On Tuesday, data revealed from the US Commerce Department had orchaestrated an ambivalent landscape of a US economy which had been gradually recovering from the pandemic-led fiscal slump, as new orders for key US-made capital goods surged to a six-year peak in September, eventually wrapping up a quarter of record growth that seemed to be riding over a $3 trillion fiscal stimulus bill passed in the US Congress in April this year, though consumer confidence fell sharply.
On top of that, Tuesday’s Commerce Department data had also revealed a modest increase in the shipment of goods last month, bolstering analysts’ view of a declining pace of US economic recovery over the fourth quarter of the year, while the downbeat outlook was reinforced further following reveal of drop in consumer confidence less than seven days ahead of a fiercely contested US Presidential election.
Orders for US capital goods jump to six-year peak in September
In point of fact, despite a raft of fairly upbeat data, concerns were mounting that a nascent recovery of US economy would unlikely to sustain over the coming months, as White House and Democratic Congressional lawmakers had failed to reach an accord over a second round of trillion-dollar pandemic stimulus bill following weeks of negotiations, while a likely post-election chaos had been ratcheting up consumers’ worries.
Nonetheless, according to US Commerce Department data that was revealed earlier in the day, orders for non-defence goods, a closely watched indicator for future business investment plans, rose 1 per cent last month to reach the highest level since the September of 2014, while the so-called core capital goods’ orders surged by a revised 2.1 per cent in August.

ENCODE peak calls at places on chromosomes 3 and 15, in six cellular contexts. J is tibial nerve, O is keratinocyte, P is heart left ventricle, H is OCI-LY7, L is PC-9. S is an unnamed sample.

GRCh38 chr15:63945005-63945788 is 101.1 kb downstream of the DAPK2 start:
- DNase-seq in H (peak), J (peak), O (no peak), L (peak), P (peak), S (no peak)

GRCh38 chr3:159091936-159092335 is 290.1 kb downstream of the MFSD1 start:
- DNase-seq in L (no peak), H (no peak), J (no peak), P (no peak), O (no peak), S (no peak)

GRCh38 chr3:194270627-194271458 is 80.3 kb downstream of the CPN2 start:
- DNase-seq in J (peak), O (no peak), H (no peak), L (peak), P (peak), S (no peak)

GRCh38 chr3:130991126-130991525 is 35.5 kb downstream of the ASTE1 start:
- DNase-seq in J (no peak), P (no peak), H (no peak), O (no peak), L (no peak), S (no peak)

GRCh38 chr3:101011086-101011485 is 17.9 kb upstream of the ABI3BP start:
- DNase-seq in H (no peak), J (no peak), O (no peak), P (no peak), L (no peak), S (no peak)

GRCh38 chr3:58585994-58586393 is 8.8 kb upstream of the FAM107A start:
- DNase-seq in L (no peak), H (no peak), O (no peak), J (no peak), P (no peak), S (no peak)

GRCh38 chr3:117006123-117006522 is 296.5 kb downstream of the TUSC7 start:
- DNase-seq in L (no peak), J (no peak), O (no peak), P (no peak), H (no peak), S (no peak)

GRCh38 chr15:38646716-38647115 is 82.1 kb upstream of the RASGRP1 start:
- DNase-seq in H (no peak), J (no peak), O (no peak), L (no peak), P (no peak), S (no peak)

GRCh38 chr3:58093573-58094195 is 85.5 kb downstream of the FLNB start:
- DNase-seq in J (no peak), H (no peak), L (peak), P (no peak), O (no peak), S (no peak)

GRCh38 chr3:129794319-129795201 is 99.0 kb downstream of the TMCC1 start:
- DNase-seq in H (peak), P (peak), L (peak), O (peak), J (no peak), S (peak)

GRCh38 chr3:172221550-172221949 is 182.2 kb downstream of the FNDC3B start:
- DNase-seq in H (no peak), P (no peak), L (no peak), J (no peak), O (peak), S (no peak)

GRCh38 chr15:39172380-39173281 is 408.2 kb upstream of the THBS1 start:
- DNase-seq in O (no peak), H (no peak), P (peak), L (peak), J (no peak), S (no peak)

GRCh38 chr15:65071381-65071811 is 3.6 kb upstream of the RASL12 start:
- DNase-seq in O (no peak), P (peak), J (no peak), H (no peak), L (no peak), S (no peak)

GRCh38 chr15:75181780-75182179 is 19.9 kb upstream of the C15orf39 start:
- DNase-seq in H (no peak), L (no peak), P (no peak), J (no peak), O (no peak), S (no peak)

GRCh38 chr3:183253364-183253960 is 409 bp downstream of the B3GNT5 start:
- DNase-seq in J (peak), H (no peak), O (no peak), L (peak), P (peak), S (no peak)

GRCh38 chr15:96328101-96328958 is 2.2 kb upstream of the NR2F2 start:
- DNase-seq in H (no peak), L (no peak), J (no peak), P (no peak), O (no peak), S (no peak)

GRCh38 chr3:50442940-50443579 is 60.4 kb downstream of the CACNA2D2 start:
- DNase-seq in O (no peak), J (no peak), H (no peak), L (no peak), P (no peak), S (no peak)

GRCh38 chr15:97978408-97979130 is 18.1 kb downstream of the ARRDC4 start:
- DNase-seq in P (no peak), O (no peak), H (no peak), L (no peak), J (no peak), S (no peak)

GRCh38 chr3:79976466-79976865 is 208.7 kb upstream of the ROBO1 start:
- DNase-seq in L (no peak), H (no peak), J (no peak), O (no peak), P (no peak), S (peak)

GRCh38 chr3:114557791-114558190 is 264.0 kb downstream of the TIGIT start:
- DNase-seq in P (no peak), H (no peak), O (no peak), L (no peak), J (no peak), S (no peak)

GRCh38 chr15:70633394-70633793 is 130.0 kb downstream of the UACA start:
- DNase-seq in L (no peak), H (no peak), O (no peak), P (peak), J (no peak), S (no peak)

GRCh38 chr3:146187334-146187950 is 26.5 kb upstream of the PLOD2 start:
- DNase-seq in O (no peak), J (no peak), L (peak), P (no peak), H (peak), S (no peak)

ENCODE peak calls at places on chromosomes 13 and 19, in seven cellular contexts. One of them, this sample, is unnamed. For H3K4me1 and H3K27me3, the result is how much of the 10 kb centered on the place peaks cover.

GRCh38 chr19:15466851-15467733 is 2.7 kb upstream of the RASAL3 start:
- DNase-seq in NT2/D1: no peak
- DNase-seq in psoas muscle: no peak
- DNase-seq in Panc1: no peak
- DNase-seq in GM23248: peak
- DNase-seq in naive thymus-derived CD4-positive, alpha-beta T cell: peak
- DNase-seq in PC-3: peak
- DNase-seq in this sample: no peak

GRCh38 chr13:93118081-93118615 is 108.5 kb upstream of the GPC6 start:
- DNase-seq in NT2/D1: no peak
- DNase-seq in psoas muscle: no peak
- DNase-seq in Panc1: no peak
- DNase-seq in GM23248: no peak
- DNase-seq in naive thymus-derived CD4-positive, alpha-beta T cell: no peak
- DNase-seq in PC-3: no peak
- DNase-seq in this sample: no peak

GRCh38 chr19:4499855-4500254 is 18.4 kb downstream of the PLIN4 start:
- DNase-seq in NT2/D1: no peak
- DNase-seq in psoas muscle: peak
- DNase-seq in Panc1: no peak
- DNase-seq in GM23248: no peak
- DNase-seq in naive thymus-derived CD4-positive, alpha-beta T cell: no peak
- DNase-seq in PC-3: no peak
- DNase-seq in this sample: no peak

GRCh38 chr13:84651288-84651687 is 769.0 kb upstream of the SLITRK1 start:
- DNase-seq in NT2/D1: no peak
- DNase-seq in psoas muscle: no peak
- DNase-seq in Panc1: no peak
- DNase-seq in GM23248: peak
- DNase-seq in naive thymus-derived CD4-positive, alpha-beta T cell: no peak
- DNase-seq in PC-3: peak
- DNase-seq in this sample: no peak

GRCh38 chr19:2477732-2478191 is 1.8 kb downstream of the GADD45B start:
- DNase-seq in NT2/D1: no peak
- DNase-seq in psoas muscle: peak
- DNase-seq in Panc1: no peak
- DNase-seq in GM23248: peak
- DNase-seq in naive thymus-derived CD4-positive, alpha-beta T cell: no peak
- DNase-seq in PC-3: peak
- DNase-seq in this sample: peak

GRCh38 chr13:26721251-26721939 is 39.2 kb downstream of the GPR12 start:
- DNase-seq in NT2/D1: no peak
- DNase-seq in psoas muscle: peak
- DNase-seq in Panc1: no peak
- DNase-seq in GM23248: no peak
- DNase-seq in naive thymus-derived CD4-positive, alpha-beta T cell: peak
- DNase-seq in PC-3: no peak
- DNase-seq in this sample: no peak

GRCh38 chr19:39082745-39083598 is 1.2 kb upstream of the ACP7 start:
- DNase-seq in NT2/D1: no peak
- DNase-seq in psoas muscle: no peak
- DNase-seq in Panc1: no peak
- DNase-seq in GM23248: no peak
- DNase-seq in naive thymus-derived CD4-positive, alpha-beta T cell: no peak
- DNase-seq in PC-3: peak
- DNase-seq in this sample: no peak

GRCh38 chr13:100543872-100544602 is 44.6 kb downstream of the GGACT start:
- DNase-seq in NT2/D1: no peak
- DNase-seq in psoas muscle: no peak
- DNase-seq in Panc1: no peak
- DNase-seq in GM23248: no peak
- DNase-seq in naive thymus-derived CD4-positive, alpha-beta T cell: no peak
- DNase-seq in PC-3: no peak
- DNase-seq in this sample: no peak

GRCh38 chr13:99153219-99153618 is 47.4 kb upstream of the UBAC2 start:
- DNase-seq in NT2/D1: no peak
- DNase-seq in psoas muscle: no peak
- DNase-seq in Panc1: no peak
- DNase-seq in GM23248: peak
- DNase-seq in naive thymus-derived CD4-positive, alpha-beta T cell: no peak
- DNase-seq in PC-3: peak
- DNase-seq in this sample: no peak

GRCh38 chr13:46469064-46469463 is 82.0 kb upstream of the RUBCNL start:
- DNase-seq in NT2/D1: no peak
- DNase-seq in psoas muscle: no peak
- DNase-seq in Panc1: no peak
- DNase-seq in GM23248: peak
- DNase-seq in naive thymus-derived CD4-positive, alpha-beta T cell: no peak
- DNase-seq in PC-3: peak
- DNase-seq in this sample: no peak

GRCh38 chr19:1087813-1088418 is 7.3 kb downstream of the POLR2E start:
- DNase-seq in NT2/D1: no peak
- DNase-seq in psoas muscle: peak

In a separate statement, the Washington-based Conference Board was quoted saying that its index for US Consumer Confidence fell to 100.9 in October from a reading of 101.3 registered in September, while US Consumer Confidence has currently been at the levels witnessed during the October of 2016.
Meanwhile, referring to a potential lack of fiscal backing from the US Government which in turn had been tottering consumer confidence ahead of a dubious US Presidential election, a lead US economist at Oxford Economics in New York, Oren Klachkin said following release of the data, “The recovery is now entering a more challenging phase, in which it will face the pandemic crisis without meaningful fiscal support”.